n African Entomology - Nestmate recognition and genetic variability among individuals from nests of the queenless ponerine ant, Streblognathus aethiopicus Smith (Hymenoptera : Formicidae)
|Article Title||Nestmate recognition and genetic variability among individuals from nests of the queenless ponerine ant, Streblognathus aethiopicus Smith (Hymenoptera : Formicidae)|
|© Publisher:||Entomological Society of South Africa (ESSA)|
|Author||E.A. Schluns, P. Neumann, H. Schluns, H.R. Hepburn and R.F.A. Moritz|
|Publication Date||Mar 2006|
|Pages||95 - 102|
|Keyword(s)||AFLP, Colony composition, Nestmate recognition, Ponerine ant and Streblognathus aethiopicus|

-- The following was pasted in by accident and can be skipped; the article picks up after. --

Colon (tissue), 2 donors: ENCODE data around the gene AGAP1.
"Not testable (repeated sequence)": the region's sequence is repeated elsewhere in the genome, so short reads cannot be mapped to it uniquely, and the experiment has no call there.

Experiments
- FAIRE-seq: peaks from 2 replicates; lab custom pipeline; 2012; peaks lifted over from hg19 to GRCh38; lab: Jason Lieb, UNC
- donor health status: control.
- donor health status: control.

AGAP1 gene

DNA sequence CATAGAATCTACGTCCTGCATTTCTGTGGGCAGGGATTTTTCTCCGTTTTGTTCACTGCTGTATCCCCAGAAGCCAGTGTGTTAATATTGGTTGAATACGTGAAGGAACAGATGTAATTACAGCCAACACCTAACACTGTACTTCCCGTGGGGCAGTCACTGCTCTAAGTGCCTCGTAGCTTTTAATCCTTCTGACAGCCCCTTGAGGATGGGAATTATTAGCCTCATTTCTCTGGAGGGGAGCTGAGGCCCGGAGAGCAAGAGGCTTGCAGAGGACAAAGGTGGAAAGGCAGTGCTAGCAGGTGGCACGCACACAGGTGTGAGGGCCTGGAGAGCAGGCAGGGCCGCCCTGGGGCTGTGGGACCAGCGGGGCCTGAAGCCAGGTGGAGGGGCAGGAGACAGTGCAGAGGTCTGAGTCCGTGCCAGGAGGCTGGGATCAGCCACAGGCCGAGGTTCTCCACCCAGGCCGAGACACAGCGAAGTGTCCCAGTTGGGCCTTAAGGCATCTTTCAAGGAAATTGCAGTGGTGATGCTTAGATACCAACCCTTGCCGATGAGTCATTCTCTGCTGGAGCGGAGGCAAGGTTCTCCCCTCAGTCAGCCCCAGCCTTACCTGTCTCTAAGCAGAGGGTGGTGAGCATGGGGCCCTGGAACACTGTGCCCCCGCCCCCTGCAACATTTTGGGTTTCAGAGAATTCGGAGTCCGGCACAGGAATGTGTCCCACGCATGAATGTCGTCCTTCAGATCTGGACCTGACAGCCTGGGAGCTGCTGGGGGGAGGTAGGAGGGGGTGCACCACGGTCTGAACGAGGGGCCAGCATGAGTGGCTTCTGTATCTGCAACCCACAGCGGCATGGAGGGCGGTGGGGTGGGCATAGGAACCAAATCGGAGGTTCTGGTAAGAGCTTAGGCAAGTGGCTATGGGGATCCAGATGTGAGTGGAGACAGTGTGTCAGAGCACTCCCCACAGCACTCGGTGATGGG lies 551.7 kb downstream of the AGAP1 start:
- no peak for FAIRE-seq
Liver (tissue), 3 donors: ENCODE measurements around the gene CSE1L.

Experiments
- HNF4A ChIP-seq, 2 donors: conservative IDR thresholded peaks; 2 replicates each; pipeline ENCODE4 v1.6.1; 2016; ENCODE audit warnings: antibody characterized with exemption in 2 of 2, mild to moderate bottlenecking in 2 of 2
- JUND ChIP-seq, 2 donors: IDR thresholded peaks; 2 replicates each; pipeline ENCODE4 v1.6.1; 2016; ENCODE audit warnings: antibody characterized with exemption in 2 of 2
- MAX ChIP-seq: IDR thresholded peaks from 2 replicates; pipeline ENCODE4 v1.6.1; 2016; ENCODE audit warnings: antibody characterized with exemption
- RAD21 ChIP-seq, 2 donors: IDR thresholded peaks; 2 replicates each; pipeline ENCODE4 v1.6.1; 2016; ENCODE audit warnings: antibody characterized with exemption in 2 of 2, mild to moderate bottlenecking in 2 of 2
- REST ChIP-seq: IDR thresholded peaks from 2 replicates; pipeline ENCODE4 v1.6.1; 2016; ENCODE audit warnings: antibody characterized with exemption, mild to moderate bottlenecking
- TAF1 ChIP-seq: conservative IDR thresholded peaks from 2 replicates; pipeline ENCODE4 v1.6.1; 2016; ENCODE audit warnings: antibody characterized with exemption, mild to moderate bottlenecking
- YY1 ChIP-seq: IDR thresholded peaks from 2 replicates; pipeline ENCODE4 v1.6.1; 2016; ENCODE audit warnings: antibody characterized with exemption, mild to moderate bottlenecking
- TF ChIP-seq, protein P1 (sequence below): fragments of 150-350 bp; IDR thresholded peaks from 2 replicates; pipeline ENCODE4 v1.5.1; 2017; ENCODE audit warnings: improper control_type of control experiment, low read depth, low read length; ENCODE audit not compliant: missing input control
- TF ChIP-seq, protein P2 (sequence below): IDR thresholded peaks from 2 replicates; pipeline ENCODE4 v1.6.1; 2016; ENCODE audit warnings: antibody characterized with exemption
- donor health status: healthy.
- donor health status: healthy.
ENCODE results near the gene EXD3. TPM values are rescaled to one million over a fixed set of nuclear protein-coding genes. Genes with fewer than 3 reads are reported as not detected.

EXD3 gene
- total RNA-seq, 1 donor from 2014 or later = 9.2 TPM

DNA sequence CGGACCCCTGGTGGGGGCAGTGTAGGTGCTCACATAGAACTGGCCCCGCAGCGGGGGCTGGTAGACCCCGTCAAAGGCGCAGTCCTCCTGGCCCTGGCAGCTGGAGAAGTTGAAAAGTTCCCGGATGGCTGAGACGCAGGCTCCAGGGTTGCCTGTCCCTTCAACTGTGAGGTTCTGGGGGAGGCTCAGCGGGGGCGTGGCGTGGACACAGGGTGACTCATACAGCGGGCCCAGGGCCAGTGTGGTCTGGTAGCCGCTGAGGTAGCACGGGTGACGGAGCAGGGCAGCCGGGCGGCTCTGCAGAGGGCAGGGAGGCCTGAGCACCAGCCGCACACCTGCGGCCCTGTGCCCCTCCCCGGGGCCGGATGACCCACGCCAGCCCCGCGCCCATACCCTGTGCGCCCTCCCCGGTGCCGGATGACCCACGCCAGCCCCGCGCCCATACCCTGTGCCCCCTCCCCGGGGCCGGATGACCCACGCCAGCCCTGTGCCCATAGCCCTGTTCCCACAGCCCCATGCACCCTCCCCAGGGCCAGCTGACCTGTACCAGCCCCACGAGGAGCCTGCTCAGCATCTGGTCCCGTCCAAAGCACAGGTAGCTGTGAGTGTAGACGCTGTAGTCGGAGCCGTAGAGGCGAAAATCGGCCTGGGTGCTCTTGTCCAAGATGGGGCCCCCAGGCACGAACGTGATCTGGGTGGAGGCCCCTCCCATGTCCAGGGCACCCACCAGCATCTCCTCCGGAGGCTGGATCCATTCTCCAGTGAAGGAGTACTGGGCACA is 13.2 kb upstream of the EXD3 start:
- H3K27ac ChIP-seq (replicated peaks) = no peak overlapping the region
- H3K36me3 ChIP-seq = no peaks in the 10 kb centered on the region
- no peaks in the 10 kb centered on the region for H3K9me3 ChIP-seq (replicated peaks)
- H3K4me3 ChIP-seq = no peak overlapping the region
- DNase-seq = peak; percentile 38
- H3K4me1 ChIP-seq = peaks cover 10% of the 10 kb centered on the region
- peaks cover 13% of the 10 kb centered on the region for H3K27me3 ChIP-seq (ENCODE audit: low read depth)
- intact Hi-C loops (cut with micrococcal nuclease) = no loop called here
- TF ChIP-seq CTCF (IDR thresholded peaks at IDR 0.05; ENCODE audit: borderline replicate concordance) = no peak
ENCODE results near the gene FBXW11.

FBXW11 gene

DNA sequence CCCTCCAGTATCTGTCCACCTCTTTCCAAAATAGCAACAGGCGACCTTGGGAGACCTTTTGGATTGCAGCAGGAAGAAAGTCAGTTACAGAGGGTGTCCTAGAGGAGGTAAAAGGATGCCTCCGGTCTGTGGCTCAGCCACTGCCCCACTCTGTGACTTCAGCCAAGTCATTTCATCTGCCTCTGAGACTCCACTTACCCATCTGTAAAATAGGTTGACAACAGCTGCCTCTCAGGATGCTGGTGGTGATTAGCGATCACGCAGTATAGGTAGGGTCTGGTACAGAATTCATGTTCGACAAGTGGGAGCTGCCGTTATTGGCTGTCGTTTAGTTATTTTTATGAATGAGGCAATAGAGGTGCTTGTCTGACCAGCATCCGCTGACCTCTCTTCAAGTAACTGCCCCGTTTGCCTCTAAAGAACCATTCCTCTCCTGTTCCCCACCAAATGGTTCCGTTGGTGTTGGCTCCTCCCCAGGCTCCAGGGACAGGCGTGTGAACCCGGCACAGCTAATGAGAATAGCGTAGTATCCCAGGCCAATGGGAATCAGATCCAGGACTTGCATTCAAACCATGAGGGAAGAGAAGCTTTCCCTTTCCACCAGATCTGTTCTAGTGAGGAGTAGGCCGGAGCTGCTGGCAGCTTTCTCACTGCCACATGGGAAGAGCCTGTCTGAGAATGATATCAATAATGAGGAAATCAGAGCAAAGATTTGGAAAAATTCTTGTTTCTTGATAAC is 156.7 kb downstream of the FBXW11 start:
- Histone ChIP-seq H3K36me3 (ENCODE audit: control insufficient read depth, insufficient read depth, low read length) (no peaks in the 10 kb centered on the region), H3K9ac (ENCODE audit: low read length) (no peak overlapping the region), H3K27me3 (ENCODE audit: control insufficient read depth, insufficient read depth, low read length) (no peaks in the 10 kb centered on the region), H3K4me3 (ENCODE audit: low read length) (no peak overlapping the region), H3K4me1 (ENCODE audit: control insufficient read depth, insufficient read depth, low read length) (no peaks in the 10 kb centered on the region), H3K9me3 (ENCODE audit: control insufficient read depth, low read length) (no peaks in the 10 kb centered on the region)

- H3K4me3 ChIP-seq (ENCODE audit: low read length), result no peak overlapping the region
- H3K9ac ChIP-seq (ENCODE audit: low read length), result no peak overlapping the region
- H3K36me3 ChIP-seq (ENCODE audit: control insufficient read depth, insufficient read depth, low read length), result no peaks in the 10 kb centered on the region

Nestmate recognition in the queenless ponerine ant, Streblognathus aethiopicus, was evaluated with a behavioural bioassay. Ten pairs of nests were randomly chosen from an aggregation of 74 nests. While nestmates never showed aggression towards each other, the behaviour towards non-nestmates was either aggressive or non-aggressive, demonstrating the ability to recognize nestmates. Also, the nests in this aggregation were evenly spaced, further supporting the notion of territoriality in this species. To evaluate the relative importance of environment and genetics on the observed variation in nestmate recognition, we measured the spatial and genetic distances between nests. Workers of 13 nests were genotyped with the AFLP technique. Multiple regression analysis revealed no significant impact of spatial and genetic distance on aggressive behaviour. Thus, further studies are necessary to reveal the actual mechanisms underlying nestmate recognition in this species. Two distinct groups of nests with genetically homogeneous and heterogeneous workers were found, which may indicate gamergate replacement or colony fission.
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